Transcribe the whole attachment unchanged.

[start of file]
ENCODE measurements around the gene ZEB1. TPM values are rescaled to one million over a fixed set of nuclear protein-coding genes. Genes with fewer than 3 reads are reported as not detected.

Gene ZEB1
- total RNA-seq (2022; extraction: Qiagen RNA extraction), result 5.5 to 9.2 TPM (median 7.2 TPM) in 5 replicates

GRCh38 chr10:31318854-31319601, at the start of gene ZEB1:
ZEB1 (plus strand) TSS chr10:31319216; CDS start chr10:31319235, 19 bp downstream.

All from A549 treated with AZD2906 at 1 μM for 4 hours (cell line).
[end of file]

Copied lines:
ENCODE measurements around the gene ZEB1. TPM values are rescaled to one million over a fixed set of nuclear protein-coding genes. Genes with fewer than 3 reads are reported as not detected.

Gene ZEB1
- total RNA-seq (2022; extraction: Qiagen RNA extraction), result 5.5 to 9.2 TPM (median 7.2 TPM) in 5 replicates

GRCh38 chr10:31318854-31319601, at the start of gene ZEB1:
ZEB1 (plus strand) TSS chr10:31319216; CDS start chr10:31319235, 19 bp downstream.

All from A549 treated with AZD2906 at 1 μM for 4 hours (cell line).